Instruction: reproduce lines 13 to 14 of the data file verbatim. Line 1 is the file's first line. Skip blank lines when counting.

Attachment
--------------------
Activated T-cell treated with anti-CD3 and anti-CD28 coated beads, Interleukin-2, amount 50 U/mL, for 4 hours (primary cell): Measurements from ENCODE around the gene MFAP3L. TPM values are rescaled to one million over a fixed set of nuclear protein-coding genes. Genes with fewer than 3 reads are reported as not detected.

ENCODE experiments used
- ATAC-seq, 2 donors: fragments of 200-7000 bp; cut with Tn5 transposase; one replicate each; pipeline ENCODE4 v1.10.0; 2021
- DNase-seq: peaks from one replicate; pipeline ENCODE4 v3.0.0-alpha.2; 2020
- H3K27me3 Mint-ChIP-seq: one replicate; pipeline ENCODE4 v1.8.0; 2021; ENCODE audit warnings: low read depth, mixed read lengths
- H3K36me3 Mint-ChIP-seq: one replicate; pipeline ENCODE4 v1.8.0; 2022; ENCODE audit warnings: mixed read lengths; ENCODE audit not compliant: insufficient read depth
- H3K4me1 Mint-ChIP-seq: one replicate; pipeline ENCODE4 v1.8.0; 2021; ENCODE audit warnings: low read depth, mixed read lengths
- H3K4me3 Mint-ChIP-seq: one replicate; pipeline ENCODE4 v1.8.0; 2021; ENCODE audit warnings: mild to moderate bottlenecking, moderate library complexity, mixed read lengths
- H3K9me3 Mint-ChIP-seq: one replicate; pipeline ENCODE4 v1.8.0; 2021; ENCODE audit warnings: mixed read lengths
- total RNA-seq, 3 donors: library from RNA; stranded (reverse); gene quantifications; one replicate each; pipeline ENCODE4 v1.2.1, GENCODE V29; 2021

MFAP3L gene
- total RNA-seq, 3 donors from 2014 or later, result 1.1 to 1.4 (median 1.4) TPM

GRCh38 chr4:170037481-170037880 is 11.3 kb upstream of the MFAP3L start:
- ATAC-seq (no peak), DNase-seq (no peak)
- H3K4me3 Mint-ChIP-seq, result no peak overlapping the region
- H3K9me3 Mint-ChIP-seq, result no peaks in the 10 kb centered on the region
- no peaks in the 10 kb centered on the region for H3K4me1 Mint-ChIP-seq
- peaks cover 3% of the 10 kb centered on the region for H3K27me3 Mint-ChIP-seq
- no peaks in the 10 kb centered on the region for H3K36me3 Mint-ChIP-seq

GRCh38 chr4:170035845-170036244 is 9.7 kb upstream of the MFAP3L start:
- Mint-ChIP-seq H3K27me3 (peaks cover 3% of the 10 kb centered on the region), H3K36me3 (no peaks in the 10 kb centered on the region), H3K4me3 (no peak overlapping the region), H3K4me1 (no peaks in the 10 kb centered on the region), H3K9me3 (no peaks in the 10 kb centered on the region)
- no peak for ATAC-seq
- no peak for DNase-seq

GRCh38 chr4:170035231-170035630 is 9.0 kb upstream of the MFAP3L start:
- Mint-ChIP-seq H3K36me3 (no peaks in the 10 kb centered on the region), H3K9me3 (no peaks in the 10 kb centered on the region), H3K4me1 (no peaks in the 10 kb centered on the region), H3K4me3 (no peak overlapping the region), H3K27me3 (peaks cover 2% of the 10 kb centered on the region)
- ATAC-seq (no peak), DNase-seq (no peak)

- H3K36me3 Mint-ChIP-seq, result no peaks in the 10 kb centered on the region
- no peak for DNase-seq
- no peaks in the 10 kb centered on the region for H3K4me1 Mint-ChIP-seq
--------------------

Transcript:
GRCh38 chr4:170037481-170037880 is 11.3 kb upstream of the MFAP3L start:
- ATAC-seq (no peak), DNase-seq (no peak)